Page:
Loving Spatial Audio Is The Right Thing to Do



What does rock music look like in 2022? If you follow an international aural GPS, then all points lead to the Italian four-piece known as Måneskin. Serving up a postmodern combo platter of Roxy Music glam slam with an intercontinental Franz Ferdinand dance-floor groove twist, Måneskin (their name comes from a Danish word that means “moonlight”) have been making serious waves on our side of the Pond since last fall. In Dolby Atmos, Måneskin’s current non-album single “Mammamia” presents all the necessary elements that made their January 2022 appearance on Saturday Night Live so electrifying. The interlocked bass and drums intro marches directly into low-end “Seven Nation Army” groove territory, with a kick-drum thud that’ll hit you hard right down the middle before lead vocalist Damiano David enters the forefront of the fray with his sultry, Jack White-meets-Mick Jagger huff-and-puff of the title phrase.

As David hits his stride on the lead verse, Ethan Torchio’s drums slam even louder, and the intrinsic guitar line embeds itself in the left channel. Full-volume instrumental swells kick in nice and wide on the chorus, with Thomas Raggi’s stacked guitar lines now spread fully across the front stage. All the music drops out for the mix’s upfront emphasis of David’s now totally earned boast, “’Cause I’m Italiano!” (Also take note of how he stretches out all the syllables on that final word.)

Instrumentation returns for the track’s final thrust, building to a dominant all-channel guitar figure that slightly overtakes the volume of the vocal by hanging out front and center right up to the end, whereupon everything climaxes to a halt—after which all you’ll hear is the cymbal crash resonance that fades out off to the left. Viva Italia Audio Spaziale!



Indie favorite singer/songwriter Lucy Dacus made many a Top 10 list last year with her stellar June 2021 effort Home Video, thanks to its many bold, melodic geek-chic charms. The album’s lead track “Hot & Heavy” gets, well, quite dewy in Atmos. Dacus’ breathy lead vocal enters the proceedings somewhat wistfully with some light keyboard accompaniment underneath and off to the side, until a forceful right-channel electric guitar line enters on the second verse, subsequently spilling across the entire field to take a full-stage riffage bow. As the chorus unfolds for the first time, Dacus’ doubled vocals soar above the standard listening plane, while an insistent drum beat holds down the fort and less grungy, more chiming guitar lines split the field.

As Dacus pauses briefly to catch her breath, the insistent guitar line jumps out to the mix’s forefront before the chorus resumes. When Dacus repeats the phrase, “Over and over / and over and over again,” a particularly gnarly, delay-laden guitar tone R.E.M.’s Peter Buck would surely approve supports her with equal weight. The song’s last “Hot” minute is dominated by an elegiac keyboard break that pinwheels outward from the center of the mix, carrying it all to the final all-aswirl chord. Dacus and her thoughtful feels are just as “Heavy” as they should be in Atmos.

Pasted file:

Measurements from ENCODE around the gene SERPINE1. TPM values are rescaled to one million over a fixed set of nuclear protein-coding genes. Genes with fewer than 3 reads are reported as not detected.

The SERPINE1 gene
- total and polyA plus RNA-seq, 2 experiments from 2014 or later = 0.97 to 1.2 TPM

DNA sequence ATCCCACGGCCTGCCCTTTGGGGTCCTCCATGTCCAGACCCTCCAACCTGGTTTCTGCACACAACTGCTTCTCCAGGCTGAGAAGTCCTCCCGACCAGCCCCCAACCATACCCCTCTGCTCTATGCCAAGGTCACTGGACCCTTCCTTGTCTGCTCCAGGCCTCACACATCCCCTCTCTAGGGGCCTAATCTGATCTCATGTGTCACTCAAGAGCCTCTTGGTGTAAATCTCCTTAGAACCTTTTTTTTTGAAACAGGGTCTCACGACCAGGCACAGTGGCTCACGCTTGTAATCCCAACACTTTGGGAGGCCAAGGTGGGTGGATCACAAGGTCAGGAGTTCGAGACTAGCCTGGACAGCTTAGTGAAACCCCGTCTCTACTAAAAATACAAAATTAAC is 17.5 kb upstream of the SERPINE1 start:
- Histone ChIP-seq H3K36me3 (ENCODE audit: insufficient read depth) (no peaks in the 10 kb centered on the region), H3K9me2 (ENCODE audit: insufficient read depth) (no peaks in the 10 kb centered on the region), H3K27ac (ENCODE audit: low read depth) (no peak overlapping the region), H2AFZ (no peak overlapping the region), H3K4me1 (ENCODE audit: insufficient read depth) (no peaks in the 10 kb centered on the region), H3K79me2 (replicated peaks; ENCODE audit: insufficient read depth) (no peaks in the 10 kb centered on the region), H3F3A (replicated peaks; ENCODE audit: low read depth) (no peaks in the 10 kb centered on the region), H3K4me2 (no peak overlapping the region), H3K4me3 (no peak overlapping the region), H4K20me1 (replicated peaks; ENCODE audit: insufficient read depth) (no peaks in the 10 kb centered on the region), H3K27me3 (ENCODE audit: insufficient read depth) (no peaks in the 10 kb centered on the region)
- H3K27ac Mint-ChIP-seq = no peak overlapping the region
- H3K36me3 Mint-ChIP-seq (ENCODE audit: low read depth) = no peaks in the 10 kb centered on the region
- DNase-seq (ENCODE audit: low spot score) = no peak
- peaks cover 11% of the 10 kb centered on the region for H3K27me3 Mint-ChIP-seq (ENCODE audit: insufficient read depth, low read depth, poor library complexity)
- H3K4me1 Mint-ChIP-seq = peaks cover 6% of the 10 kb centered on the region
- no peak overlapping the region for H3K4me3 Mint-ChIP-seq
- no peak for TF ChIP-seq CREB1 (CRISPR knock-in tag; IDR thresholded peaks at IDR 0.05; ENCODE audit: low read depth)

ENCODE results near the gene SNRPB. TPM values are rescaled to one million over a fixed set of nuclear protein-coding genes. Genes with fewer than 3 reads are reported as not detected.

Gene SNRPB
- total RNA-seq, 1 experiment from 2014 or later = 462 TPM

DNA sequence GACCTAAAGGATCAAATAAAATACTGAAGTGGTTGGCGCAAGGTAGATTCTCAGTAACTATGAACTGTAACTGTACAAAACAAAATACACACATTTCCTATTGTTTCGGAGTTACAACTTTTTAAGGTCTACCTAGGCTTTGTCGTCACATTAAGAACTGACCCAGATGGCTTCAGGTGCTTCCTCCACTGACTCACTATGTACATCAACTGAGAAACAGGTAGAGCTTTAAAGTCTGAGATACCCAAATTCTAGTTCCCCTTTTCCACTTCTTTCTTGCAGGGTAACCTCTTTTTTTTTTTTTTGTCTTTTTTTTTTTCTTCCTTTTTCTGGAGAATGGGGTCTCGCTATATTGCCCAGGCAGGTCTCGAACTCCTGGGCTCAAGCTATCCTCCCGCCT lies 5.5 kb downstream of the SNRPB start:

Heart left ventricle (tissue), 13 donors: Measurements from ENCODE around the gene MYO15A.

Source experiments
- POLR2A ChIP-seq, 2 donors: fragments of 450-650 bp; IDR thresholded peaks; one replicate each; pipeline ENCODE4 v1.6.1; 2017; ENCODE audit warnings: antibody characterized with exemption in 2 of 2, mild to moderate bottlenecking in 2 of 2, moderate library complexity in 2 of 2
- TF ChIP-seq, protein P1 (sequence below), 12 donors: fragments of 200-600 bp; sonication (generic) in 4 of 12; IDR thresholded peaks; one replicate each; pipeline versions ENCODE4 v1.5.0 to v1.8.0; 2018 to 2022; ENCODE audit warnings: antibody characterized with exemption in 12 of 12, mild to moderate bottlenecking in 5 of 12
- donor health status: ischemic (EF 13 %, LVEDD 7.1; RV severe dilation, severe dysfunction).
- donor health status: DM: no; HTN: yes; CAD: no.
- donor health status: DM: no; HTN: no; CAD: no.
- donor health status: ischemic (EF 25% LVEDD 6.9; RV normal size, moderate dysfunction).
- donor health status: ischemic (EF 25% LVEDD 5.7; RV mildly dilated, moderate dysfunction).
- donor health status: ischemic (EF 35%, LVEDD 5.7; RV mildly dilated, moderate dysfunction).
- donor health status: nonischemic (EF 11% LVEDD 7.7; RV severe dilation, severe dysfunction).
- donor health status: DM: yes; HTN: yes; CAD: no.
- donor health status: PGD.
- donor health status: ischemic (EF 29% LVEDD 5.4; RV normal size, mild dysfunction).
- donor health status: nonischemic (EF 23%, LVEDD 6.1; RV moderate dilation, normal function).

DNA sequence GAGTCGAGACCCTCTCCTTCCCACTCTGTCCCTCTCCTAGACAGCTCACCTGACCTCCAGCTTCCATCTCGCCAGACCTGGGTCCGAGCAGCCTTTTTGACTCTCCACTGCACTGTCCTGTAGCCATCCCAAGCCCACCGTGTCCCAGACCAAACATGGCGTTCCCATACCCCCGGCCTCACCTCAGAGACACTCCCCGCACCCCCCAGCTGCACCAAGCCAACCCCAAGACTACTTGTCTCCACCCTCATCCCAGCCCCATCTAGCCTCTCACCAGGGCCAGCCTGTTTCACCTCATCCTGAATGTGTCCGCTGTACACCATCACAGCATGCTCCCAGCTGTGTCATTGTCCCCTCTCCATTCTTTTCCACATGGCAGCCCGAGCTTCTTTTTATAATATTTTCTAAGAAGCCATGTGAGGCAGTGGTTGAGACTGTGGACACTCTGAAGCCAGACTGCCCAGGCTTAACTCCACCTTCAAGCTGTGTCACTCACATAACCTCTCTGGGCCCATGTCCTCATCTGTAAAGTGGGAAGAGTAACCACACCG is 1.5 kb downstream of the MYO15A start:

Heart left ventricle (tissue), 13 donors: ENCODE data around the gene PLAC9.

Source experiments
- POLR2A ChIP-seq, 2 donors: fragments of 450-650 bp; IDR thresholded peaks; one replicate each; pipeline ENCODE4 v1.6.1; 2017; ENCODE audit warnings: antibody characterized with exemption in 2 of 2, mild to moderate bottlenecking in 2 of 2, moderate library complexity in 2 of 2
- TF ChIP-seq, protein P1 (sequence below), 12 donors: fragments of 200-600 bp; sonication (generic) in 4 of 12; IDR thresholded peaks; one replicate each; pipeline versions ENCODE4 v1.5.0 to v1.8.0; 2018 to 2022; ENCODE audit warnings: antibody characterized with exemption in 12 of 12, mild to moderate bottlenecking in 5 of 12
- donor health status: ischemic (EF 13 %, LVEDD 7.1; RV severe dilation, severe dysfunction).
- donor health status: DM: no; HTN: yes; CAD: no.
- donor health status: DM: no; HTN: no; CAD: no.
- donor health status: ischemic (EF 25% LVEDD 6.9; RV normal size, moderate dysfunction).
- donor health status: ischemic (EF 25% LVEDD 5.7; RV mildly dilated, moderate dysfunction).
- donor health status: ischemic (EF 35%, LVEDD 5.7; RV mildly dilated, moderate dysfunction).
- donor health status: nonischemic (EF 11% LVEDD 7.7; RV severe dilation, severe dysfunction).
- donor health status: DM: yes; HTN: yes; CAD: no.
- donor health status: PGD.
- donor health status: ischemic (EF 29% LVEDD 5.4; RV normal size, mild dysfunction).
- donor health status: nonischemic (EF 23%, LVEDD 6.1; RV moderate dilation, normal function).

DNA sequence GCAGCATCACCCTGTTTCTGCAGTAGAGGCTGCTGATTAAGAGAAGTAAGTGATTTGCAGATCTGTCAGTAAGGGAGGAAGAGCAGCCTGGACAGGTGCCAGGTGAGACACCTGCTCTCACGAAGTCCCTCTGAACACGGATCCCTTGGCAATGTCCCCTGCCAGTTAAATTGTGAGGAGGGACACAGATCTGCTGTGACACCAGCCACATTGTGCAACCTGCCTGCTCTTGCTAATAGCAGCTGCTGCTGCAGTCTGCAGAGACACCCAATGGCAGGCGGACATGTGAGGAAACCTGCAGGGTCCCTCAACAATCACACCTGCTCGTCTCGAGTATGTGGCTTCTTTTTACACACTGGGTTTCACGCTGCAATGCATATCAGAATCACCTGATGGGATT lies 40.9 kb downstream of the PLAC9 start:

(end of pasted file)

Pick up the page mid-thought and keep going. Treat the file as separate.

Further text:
British singer/songwriter multi-genre hyphenate FKA twigs thrives on pushing musical boundaries. And though “jealousy (feat. rema)”—culled from her first mixtape, January 2022’s Caprisongs—is perhaps her most accessible release to date, the avant-pop R&B vibes are no less quirkily intriguing in their expansive Atmos incarnation.

Light harp strums fall in behind twigs’ bell-clear and perfectly out-front and centered lead vocals at the outset as thumping accompaniment unfolds all around her—and also observe how the harp moves not-so-subtly to the right, then back to the left. Nigerian rapper Rema joins in soon enough to take lead over the afrobeat-tinged backing track, with a few of twigs’ responses wafting through the ether.

When both voices blend again on the choruses, FKA twigs stays mainly front and center while Rema gets split wide across the channels. Each vocalist remains distinct in terms of their tone and character, perfectly complementary in how they’re enmeshed together.

And then, FKA twigs’ falsetto-tinged bridge break is simply shot up into the mix stratosphere. After the second dual-vocal blend, twigs and Rema then enter into a call and response segment laden with echo and reverb for days. Speaking as someone who greatly admires a certain level of studio acumen, I admit to full-on “jealousy” as to just how well this track is mixed in Atmos. Without a doubt, it’s this week’s preferred Spatial Audio track to put on repeat.


For more about the specs, gear, and setup options you’ll need to experience the very best of the ever-expanding Apple Music universe of fully immersive Made for Spatial Audio Dolby Atmos mixes, go here.


Still want more Made for Spatial Audio options to listen to before an all-new Spatial Audio File returns next Friday? Go to Apple Music: Spatial Audio Relations to get an additional all-channel fill.


itsratso's picture

every time it seems multichannel music seems to gain a little traction it fizzles out. there are a lot of us out there, please keep this column going!